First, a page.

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Goner Message Board / ???? / recording yourself one track at a time
Posted: Jan 30, 2007 10:21 pm
 
so when you are recording and playing all the parts yourself on a song, what order do you record in?

do you start with drums and then go to guitar? what's your process like?

so far the only part of the process i have down is a multitude of tall cans of busch and tons of reefer...

any tips or tricks?
Posted: Jan 30, 2007 10:25 pm
 
i always use a scratch track (if im gonna lay real drums down) first... while recording guitar, then add bass and drums afterwards.. i dont know ask jay the reatard.
Posted: Jan 30, 2007 10:42 pm
 
Use a noise maker as a click track. Add guitar, then bass, then kazoo.
Posted: Jan 30, 2007 10:42 pm
 
yeah ok, jay or brad, how do you guys put songs together like that?

i'm still new at recording, so all this shit has been trial, with mostly error.
Posted: Jan 30, 2007 10:43 pm
 
duh!
Posted: Jan 30, 2007 10:44 pm
 
When the big boys in real studios start a recording session, if they all are in the same room with the drummer and his kit is mic'd and ready...The bass is usually ran direct or the bass amp will be in an Isolation Booth as well as the guitar in an Iso booth as well. The vocalist may be in the same room and or in a separate Iso booth with a window for signaling between his bandmates. Everyone has head phones and there is little or no Bleed Over. Generally the Drums are the most important in the first takes...After the drums are solid knowing that the rest of the band i.e. Bass and vox and Guitar will do several more takes they scratch the existing tracks and start with the Solid Drum Takes and go from there with the overdubbing.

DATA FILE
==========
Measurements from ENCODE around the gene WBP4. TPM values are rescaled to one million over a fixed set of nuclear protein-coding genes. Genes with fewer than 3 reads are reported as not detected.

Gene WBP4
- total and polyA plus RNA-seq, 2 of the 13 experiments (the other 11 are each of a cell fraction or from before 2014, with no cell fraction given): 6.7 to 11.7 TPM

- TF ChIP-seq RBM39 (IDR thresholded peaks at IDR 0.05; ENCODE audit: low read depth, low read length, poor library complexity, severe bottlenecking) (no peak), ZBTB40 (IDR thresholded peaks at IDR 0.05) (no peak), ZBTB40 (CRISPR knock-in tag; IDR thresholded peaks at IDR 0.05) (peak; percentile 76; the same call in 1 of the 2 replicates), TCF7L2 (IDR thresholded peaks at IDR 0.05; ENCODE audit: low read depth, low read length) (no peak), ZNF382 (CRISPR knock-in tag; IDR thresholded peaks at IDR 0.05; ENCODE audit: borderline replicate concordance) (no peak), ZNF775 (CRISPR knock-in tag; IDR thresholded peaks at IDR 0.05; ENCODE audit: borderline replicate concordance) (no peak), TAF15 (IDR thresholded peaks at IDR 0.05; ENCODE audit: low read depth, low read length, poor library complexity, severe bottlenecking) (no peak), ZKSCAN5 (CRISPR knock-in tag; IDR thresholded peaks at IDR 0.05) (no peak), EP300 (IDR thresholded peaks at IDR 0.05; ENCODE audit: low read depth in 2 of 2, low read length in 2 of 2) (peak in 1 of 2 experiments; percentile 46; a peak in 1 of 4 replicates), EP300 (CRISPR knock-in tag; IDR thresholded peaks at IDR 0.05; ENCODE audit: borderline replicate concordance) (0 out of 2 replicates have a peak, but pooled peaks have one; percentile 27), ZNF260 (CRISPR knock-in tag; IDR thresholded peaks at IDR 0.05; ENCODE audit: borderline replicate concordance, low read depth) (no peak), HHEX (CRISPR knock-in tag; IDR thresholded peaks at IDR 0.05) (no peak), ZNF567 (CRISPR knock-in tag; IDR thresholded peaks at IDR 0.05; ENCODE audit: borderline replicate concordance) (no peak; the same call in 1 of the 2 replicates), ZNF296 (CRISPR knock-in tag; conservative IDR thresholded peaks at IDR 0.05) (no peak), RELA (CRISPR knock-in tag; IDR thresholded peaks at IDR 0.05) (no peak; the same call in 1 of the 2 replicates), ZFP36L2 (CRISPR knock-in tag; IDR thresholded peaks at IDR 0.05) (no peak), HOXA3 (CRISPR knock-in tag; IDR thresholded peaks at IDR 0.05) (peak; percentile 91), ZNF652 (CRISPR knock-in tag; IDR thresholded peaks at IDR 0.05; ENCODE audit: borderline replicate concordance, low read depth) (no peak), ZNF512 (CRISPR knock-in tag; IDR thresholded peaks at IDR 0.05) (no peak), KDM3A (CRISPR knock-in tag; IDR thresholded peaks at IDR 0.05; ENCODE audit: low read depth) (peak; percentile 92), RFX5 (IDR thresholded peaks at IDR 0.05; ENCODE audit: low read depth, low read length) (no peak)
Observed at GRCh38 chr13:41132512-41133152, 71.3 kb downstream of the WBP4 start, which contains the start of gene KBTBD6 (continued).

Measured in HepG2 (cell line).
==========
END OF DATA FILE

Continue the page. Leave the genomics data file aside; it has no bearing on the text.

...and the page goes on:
The other form of recording is Multitracking or Overdubbing. It's very difficult for some musicians to play by themselves. It's easy to lose feeling or to get lost in the song. Generally you'd start with the Drums then Bass then Guitar then Vocals but, I know singer/songwriters that will play the guitar and sing to a click track and then lay drums and Bass later. It's all preference. Although, keep in mind if you're playing acoustic/live drums you'll more than likely need a headphone amp to hear the mix of your existing tracks if you record you drums last. It's easier to hear a click track than it is to hear the mix.
Posted: Jan 30, 2007 10:45 pm
 
yeah ok, jay or brad, how do you guys put songs together like that?

1) Drink lots of beer, smoke lots of dope, eat lots of fast food.
2) Snort lots of coke, look pissed off all the time, record stuff all day long.
Posted: Jan 30, 2007 10:52 pm
 
a great way to record a cover song is put the song you are covering on one track and then record the parts as you play along to the original song, then take away the original song...you can come up with some fucked up sounding covers that way
Posted: Jan 30, 2007 10:57 pm
 
I usually put my hand on some construction paper and draw the outline with a marker. Go back, add some eyes, a beak, a flap on the chin...

I record the best turkeys that way.
Posted: Jan 30, 2007 11:11 pm